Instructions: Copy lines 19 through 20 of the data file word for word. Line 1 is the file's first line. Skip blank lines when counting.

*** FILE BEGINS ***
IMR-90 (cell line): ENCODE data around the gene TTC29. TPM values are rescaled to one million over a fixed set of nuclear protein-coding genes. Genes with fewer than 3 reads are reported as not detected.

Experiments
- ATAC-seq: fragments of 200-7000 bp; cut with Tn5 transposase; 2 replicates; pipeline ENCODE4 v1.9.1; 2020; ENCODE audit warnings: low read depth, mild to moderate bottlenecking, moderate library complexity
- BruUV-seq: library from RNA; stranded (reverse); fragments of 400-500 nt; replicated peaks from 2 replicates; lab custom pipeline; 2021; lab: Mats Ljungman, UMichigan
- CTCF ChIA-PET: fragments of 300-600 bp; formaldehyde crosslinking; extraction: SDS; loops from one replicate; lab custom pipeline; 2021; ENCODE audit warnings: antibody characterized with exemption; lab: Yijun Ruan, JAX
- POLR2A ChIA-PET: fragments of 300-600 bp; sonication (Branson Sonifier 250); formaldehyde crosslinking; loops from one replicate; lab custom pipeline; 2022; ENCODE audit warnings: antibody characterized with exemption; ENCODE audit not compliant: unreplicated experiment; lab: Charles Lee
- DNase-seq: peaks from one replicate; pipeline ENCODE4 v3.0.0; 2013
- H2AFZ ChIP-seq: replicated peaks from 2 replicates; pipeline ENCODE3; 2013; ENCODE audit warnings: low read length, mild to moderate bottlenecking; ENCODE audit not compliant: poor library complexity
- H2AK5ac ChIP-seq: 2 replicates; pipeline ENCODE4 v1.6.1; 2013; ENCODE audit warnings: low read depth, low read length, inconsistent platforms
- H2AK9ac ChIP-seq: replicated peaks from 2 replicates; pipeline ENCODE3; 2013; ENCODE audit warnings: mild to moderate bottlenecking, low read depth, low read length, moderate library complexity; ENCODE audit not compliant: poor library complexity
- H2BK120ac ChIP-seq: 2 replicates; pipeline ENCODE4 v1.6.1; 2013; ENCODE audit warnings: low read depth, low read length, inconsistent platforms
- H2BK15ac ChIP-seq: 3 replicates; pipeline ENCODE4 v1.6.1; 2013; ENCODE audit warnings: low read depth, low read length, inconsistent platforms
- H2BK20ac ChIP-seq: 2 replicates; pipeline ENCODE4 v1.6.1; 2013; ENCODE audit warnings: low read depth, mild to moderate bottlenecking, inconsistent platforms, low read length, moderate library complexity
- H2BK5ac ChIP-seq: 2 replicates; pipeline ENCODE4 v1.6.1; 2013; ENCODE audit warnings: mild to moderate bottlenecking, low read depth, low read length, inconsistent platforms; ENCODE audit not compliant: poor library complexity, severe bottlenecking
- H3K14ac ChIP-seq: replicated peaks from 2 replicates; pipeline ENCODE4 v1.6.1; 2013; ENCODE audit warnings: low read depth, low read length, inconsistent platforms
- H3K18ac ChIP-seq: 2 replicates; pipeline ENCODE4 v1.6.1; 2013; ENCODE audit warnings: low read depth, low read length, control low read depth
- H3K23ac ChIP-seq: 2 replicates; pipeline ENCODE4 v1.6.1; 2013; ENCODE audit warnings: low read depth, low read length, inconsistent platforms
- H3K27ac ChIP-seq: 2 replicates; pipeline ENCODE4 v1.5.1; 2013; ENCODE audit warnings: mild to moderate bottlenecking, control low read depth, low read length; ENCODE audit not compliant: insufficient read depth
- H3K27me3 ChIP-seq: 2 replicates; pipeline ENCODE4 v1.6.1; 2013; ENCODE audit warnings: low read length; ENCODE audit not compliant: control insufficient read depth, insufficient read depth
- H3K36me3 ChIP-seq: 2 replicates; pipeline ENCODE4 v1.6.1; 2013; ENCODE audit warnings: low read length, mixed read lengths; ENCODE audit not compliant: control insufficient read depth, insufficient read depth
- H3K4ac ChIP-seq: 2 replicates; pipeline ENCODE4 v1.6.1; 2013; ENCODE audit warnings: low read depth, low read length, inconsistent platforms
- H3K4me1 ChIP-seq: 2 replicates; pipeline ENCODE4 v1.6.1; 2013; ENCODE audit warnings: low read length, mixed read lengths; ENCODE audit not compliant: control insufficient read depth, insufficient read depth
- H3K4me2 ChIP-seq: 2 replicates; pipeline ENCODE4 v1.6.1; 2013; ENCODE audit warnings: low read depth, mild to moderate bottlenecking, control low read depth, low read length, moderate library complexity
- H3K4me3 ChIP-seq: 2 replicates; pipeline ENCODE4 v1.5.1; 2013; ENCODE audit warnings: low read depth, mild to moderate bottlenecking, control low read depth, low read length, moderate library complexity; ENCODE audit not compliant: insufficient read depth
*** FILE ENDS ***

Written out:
- H3K27me3 ChIP-seq: 2 replicates; pipeline ENCODE4 v1.6.1; 2013; ENCODE audit warnings: low read length; ENCODE audit not compliant: control insufficient read depth, insufficient read depth
- H3K36me3 ChIP-seq: 2 replicates; pipeline ENCODE4 v1.6.1; 2013; ENCODE audit warnings: low read length, mixed read lengths; ENCODE audit not compliant: control insufficient read depth, insufficient read depth